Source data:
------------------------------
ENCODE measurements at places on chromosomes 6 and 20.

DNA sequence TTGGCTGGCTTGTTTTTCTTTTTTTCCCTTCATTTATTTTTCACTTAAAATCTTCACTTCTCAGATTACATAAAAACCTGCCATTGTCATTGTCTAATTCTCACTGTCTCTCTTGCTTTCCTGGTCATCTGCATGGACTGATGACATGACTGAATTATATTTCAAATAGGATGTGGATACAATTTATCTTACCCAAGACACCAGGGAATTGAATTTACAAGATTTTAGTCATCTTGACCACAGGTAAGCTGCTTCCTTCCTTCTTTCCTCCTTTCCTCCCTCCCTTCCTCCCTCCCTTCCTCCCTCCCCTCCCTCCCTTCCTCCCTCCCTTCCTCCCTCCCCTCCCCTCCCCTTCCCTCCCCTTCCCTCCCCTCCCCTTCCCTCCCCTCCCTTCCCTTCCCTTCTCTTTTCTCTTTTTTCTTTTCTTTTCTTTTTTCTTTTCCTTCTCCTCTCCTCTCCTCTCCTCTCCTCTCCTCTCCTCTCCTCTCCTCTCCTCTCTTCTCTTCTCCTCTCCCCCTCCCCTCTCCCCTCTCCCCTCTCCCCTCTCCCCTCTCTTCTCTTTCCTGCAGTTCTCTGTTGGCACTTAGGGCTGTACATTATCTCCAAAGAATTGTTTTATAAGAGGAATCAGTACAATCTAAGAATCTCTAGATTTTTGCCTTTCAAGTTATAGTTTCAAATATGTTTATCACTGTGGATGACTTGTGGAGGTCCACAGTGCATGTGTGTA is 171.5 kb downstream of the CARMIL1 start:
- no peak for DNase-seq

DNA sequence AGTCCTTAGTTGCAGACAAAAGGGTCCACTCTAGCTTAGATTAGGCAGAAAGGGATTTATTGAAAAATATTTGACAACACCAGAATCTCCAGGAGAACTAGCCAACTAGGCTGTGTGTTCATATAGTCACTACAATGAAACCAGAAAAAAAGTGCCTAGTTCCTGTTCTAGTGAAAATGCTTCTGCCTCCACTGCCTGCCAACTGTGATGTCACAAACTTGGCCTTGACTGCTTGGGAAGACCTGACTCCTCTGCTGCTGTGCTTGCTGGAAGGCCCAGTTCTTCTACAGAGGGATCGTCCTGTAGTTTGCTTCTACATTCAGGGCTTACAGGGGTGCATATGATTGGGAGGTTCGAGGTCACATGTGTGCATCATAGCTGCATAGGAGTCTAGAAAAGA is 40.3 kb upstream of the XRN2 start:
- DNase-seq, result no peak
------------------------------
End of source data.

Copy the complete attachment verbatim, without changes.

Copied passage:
ENCODE measurements at places on chromosomes 6 and 20.

DNA sequence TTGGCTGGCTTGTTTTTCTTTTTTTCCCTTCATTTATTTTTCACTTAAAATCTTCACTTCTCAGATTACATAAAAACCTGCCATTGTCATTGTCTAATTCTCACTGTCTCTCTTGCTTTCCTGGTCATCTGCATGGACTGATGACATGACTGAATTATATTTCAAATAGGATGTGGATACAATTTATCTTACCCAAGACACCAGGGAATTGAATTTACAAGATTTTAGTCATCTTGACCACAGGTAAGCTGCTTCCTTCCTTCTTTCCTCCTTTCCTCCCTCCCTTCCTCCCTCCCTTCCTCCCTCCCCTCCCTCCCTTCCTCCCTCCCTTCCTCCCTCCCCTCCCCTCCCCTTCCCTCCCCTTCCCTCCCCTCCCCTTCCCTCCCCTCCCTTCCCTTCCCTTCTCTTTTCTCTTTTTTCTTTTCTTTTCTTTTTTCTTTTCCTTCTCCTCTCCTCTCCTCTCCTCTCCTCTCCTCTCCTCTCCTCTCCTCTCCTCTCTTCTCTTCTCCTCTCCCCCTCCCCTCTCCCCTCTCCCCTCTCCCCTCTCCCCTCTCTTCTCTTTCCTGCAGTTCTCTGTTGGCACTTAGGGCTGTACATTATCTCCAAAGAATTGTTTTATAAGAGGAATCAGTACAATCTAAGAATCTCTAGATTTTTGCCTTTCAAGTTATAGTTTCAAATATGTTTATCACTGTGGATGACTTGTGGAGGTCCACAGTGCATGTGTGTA is 171.5 kb downstream of the CARMIL1 start:
- no peak for DNase-seq

DNA sequence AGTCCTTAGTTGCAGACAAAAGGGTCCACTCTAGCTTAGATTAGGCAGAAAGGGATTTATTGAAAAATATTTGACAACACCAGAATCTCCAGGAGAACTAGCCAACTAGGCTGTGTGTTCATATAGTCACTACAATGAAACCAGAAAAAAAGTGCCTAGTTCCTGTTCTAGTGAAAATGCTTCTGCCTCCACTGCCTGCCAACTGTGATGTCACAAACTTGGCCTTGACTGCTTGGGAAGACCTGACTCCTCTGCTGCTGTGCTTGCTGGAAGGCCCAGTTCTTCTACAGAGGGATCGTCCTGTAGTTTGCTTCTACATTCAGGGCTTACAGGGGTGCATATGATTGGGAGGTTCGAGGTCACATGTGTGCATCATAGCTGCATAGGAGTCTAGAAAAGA is 40.3 kb upstream of the XRN2 start:
- DNase-seq, result no peak